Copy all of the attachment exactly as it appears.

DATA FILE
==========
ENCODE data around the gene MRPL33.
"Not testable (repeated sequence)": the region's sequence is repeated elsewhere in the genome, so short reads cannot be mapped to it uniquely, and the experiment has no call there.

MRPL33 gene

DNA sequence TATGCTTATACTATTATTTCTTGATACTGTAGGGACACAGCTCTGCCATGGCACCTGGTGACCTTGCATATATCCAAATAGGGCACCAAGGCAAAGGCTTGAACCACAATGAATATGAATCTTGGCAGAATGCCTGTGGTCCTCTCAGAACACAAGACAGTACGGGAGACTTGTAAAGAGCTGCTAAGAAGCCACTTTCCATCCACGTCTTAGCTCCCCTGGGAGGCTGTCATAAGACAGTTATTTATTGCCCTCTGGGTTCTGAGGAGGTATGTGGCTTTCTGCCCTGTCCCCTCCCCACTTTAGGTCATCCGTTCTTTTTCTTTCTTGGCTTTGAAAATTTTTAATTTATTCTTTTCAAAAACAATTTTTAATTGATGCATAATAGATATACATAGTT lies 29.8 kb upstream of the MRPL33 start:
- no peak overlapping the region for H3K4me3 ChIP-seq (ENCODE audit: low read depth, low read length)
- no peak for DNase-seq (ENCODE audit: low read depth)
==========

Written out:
ENCODE data around the gene MRPL33.
"Not testable (repeated sequence)": the region's sequence is repeated elsewhere in the genome, so short reads cannot be mapped to it uniquely, and the experiment has no call there.

MRPL33 gene

DNA sequence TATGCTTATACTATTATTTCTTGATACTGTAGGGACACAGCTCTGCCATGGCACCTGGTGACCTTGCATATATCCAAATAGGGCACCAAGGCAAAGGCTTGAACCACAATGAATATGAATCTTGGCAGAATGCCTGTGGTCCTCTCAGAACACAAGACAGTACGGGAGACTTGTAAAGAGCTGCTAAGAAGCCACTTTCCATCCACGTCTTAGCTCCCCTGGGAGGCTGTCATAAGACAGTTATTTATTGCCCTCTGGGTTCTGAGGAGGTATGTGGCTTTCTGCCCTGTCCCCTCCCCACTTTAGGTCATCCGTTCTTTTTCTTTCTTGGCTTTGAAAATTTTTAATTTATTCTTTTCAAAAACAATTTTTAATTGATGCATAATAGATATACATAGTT lies 29.8 kb upstream of the MRPL33 start:
- no peak overlapping the region for H3K4me3 ChIP-seq (ENCODE audit: low read depth, low read length)
- no peak for DNase-seq (ENCODE audit: low read depth)